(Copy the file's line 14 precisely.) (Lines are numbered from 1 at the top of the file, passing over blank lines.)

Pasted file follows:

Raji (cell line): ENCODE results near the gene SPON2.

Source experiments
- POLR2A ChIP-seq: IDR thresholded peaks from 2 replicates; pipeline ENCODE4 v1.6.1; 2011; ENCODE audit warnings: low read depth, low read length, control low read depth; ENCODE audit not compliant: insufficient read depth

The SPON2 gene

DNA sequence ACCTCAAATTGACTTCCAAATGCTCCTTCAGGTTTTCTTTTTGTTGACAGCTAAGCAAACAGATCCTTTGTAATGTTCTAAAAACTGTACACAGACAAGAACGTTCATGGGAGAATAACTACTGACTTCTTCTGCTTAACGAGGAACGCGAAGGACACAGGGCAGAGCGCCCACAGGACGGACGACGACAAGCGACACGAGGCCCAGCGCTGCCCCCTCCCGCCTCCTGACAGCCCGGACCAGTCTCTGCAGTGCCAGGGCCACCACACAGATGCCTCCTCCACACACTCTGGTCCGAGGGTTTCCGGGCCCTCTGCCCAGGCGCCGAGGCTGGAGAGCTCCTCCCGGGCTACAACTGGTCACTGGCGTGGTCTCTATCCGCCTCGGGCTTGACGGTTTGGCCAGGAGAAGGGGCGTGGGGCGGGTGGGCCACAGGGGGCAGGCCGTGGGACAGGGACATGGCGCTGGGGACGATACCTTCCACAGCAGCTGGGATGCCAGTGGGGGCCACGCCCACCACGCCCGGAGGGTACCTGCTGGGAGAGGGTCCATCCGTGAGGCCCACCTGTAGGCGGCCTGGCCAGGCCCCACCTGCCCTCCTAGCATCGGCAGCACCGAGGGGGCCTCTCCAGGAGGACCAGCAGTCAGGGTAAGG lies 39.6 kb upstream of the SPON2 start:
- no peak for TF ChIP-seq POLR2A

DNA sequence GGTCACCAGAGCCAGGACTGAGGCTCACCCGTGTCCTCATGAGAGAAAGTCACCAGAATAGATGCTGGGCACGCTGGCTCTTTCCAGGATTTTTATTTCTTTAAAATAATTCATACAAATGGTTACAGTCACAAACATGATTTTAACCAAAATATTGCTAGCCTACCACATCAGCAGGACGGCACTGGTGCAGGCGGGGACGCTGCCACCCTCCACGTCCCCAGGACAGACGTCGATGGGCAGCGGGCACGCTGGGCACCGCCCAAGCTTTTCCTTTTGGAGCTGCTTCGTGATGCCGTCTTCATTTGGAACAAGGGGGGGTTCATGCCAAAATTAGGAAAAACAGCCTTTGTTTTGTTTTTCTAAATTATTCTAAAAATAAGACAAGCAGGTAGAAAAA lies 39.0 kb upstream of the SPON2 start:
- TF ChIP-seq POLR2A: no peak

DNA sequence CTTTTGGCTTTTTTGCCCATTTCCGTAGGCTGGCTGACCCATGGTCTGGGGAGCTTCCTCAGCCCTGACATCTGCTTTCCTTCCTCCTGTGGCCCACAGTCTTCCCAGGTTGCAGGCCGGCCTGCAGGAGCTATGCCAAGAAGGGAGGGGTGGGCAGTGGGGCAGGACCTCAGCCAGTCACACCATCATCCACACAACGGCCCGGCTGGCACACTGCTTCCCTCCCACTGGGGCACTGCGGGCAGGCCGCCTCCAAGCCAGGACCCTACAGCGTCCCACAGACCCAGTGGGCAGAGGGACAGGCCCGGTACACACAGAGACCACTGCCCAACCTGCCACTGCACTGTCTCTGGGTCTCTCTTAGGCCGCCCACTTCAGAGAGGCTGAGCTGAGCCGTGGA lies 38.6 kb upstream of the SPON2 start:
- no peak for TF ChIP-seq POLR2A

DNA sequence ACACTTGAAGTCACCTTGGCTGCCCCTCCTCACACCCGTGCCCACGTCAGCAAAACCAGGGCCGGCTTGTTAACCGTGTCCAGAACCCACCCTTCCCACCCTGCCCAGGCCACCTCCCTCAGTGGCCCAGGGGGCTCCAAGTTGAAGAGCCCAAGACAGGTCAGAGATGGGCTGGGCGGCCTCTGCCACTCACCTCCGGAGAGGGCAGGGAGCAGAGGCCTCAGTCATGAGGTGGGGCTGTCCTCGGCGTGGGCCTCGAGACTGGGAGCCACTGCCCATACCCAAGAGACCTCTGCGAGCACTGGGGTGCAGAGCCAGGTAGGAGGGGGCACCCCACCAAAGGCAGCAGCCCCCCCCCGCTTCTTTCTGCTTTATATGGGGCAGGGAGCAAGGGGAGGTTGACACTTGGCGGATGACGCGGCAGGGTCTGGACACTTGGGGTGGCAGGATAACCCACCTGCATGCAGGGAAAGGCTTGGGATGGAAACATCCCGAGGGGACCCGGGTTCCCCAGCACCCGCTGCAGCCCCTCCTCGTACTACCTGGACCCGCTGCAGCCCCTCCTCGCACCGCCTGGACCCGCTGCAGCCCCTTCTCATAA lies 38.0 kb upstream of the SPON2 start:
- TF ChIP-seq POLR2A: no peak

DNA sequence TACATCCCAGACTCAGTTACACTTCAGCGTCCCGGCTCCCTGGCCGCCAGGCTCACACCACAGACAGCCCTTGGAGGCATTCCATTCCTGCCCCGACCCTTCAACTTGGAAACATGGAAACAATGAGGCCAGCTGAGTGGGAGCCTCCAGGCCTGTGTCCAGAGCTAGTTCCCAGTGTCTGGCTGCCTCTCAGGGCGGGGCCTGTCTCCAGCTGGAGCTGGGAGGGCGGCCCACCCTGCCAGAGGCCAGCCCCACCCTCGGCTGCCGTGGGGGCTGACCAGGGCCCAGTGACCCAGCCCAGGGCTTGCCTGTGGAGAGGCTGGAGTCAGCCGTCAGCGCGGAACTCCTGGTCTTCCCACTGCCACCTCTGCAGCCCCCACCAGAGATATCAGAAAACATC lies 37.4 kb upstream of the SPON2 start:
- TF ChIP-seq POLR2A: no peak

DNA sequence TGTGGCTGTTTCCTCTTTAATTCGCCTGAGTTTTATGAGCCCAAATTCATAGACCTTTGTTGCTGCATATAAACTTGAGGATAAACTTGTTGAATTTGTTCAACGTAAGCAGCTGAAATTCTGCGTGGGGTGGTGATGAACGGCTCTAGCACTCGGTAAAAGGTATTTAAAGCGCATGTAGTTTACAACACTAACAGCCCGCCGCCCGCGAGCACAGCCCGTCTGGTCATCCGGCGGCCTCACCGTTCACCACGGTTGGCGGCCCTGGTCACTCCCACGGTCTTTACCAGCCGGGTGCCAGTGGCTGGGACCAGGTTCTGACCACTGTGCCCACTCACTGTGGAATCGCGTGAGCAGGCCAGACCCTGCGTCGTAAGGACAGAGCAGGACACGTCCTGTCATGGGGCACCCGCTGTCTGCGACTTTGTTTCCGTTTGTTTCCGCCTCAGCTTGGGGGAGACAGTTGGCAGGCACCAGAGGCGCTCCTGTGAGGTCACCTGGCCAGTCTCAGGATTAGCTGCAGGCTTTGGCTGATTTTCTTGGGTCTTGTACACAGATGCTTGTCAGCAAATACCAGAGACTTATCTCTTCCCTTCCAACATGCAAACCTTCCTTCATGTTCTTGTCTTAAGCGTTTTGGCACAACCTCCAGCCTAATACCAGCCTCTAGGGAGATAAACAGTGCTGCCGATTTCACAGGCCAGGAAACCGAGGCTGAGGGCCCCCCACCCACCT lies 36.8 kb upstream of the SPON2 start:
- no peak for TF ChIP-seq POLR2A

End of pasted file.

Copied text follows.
- TF ChIP-seq POLR2A: no peak